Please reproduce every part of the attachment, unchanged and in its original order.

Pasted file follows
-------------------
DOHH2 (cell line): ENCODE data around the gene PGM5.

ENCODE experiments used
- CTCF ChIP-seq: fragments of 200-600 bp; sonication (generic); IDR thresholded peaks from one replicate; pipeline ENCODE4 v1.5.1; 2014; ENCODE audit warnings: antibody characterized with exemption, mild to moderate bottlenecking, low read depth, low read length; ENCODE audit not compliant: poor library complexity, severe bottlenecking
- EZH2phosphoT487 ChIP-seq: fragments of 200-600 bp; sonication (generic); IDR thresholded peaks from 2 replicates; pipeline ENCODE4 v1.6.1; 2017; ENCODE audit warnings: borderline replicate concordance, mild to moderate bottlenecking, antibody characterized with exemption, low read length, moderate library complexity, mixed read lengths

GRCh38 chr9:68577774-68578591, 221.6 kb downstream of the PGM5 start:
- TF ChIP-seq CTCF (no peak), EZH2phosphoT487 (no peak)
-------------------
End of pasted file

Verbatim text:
DOHH2 (cell line): ENCODE data around the gene PGM5.

ENCODE experiments used
- CTCF ChIP-seq: fragments of 200-600 bp; sonication (generic); IDR thresholded peaks from one replicate; pipeline ENCODE4 v1.5.1; 2014; ENCODE audit warnings: antibody characterized with exemption, mild to moderate bottlenecking, low read depth, low read length; ENCODE audit not compliant: poor library complexity, severe bottlenecking
- EZH2phosphoT487 ChIP-seq: fragments of 200-600 bp; sonication (generic); IDR thresholded peaks from 2 replicates; pipeline ENCODE4 v1.6.1; 2017; ENCODE audit warnings: borderline replicate concordance, mild to moderate bottlenecking, antibody characterized with exemption, low read length, moderate library complexity, mixed read lengths

GRCh38 chr9:68577774-68578591, 221.6 kb downstream of the PGM5 start:
- TF ChIP-seq CTCF (no peak), EZH2phosphoT487 (no peak)